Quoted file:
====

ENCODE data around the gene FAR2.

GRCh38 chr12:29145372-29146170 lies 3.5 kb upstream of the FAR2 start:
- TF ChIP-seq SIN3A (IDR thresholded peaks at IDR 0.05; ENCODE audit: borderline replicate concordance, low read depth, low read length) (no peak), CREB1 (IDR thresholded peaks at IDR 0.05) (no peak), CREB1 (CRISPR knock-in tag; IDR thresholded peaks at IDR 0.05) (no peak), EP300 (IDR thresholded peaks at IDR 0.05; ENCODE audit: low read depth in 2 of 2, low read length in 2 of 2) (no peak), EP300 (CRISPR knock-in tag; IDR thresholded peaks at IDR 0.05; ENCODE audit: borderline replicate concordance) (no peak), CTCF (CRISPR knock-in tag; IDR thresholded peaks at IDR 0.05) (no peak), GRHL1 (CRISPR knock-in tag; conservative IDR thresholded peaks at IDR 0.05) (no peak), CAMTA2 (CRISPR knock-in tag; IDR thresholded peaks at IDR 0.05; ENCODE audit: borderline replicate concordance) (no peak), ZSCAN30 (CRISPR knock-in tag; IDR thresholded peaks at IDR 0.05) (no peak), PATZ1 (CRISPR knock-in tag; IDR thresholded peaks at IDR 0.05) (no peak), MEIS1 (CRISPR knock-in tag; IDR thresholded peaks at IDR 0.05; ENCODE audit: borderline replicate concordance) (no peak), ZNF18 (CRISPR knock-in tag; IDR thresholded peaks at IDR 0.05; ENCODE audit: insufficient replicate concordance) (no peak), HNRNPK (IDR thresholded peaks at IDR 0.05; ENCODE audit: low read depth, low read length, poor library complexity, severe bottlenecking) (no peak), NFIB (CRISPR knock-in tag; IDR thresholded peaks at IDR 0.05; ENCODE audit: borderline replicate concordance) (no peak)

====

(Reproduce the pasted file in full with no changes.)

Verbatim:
ENCODE data around the gene FAR2.

GRCh38 chr12:29145372-29146170 lies 3.5 kb upstream of the FAR2 start:
- TF ChIP-seq SIN3A (IDR thresholded peaks at IDR 0.05; ENCODE audit: borderline replicate concordance, low read depth, low read length) (no peak), CREB1 (IDR thresholded peaks at IDR 0.05) (no peak), CREB1 (CRISPR knock-in tag; IDR thresholded peaks at IDR 0.05) (no peak), EP300 (IDR thresholded peaks at IDR 0.05; ENCODE audit: low read depth in 2 of 2, low read length in 2 of 2) (no peak), EP300 (CRISPR knock-in tag; IDR thresholded peaks at IDR 0.05; ENCODE audit: borderline replicate concordance) (no peak), CTCF (CRISPR knock-in tag; IDR thresholded peaks at IDR 0.05) (no peak), GRHL1 (CRISPR knock-in tag; conservative IDR thresholded peaks at IDR 0.05) (no peak), CAMTA2 (CRISPR knock-in tag; IDR thresholded peaks at IDR 0.05; ENCODE audit: borderline replicate concordance) (no peak), ZSCAN30 (CRISPR knock-in tag; IDR thresholded peaks at IDR 0.05) (no peak), PATZ1 (CRISPR knock-in tag; IDR thresholded peaks at IDR 0.05) (no peak), MEIS1 (CRISPR knock-in tag; IDR thresholded peaks at IDR 0.05; ENCODE audit: borderline replicate concordance) (no peak), ZNF18 (CRISPR knock-in tag; IDR thresholded peaks at IDR 0.05; ENCODE audit: insufficient replicate concordance) (no peak), HNRNPK (IDR thresholded peaks at IDR 0.05; ENCODE audit: low read depth, low read length, poor library complexity, severe bottlenecking) (no peak), NFIB (CRISPR knock-in tag; IDR thresholded peaks at IDR 0.05; ENCODE audit: borderline replicate concordance) (no peak)